Brands must evolve and expand or they’ll end up losing market share to competitors. Kodak decided to stick with film. You know how that story ended. But how does a brand create logical brand extensions, products and services that are within their wheelhouse, without stretching their human and financial capital to the breaking point. They frequently take baby steps.
When Oreo wanted to capture more of the cookie market, they created the chocolate Oreo and the double stuffed Oreo. They didn’t create wagons. Many authors, entrepreneurs and small business owners struggle with their portfolio of services or products.
You are a brand. Your products or services are your brand offerings. When you add something new to your offerings, that becomes your brand extension.
Let’s say you are a successful author. You’ve written a great book on marketing. You’ve promoted the book with advertising, personal appearances, traditional media and even social media. Your brand, to the consumer, is “marketing expert.” Now you’re ready to add something new to your services. You might add consulting, coaching, webinars or live trainings. But if you were to add a cookbook to your brand, you’d have a great deal of work to do in order to bring people along with you as you evolve your brand from business to baking. BUT, if cooking is your passion and you’re using cooking as a metaphor for blending, mixing and creating a product, you’d have a brand extension. If the book were about your favorite cookie recipes, you’d need a new branding strategy.
It’s possible for a personal brand to evolve and include a wide variety of products and services. However, adding things far afield from a brand’s original DNA is best done once the brand is mature and the brand leader (YOU) is well established and has a strong and loyal following.
A Self-Evaluation is Your Road Map for Action
For the rest of us, annual evaluation and planning for our emerging brand life cycle is an exercise worth doing. As you plan your growth, ask yourself the following questions:
- Where’s the money? What is my most profitable offering right now? In other words, what are people buying from me now? When people are willing to part with their money to purchase your products or services, that’s the simplest and purest market research.
- Customer needs: are my current clients or customers asking me for additional information or services I don’t yet provide? If those services or products are within your skill set, this is the proverbial low hanging fruit. Put energy and time into providing your current client base with what they are already asking you to offer.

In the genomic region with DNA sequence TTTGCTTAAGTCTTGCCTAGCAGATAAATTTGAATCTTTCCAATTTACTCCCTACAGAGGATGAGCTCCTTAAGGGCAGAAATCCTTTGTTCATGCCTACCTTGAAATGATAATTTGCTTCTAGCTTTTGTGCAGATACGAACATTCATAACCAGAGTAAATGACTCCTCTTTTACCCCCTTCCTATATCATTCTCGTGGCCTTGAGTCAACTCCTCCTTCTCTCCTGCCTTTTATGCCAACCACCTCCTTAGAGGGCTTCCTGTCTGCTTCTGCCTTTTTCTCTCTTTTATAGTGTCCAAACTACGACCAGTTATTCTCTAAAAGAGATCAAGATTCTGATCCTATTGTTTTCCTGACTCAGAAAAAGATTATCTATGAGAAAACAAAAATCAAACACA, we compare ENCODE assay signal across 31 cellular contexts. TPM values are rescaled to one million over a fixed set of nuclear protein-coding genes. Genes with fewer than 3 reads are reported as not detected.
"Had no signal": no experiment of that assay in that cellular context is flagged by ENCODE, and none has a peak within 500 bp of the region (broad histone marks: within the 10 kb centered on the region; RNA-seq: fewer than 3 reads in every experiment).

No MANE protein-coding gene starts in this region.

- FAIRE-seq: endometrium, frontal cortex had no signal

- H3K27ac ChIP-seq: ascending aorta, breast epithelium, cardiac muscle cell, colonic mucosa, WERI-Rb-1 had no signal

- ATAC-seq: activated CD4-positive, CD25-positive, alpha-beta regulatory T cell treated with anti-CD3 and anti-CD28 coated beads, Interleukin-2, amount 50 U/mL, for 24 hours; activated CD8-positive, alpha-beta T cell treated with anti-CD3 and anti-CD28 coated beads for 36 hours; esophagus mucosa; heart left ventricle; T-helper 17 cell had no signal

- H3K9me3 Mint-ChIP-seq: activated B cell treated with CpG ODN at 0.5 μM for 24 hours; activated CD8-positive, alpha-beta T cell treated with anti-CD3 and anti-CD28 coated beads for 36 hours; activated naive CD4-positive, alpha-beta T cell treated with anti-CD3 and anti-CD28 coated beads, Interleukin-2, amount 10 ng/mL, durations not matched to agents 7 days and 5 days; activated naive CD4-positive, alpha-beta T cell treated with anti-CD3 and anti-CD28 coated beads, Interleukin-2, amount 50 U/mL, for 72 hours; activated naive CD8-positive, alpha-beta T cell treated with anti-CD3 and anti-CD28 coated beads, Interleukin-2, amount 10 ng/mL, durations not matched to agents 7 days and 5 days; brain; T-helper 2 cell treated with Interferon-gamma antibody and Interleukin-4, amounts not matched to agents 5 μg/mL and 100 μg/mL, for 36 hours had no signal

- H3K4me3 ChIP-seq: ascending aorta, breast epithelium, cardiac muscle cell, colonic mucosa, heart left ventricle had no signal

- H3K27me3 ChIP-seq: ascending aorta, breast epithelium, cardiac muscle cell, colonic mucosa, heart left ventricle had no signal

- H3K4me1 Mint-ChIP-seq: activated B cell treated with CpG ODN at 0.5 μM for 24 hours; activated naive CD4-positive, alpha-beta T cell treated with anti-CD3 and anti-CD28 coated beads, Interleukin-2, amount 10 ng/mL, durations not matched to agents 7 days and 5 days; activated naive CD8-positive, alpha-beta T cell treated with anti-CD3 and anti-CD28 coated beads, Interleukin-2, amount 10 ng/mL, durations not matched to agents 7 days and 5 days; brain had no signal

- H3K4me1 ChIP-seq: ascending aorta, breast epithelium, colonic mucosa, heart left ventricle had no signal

- Next offer: after I’ve delivered my first product or service to a client, and I know they are happy, what do I want to offer them next? This is the beginning of your funnel. Take note of the needs of your clients. See if there are natural additional ways to serve your client base. Repeat this question after every new product or service to create additional offerings.
- Brand extension: once you’ve developed a client base the trusts you and is thrilled with what you offer, you can begin to stretch your brand. This is best done in increments. Taking our example, the marketing book author might now write about sales by making the connection in the consumers mind between sales and marketing and letting marketers know they also have to be salespeople, especially if they are entrepreneurs or small business owners. Next, our expert might branch out and claim mind share as a provider of information about product development, distribution and even sourcing. He or she might divide upcoming product offerings into categories that provide deep knowledge in the how-to aspects of each phase of creating new products or services. Then our expert could create speeches, live events, webinars, DVD series, more books and other creative delivery systems for those new products.
Brand development is like story telling. Don’t try to take your reader from “Once Upon a Time,” to “the wicked witch was dead” in two steps. Tell the full story. Lead the consumer through your thinking process by offering logical, helpful, inventive product and service development. And, every step of the way, double check to see that your brand development is ringing true with your customer base. Brand storytelling is marketing. Your ideal reader or client isn’t interested in a one sentence story that shouts “buy my product, buy my product.” Your idea consumer wants you to paint a picture or a solution, entertainment or convenience that your product will introduce into their lives. They want to see themselves using the product, reading the book or enjoying your services. Your story should reveal a path from where people are now to where they could go if they do business with you.
When you’re clear about your intentions and you have your marketing story polished, then you can add a brand extension that will resonate with your fan base.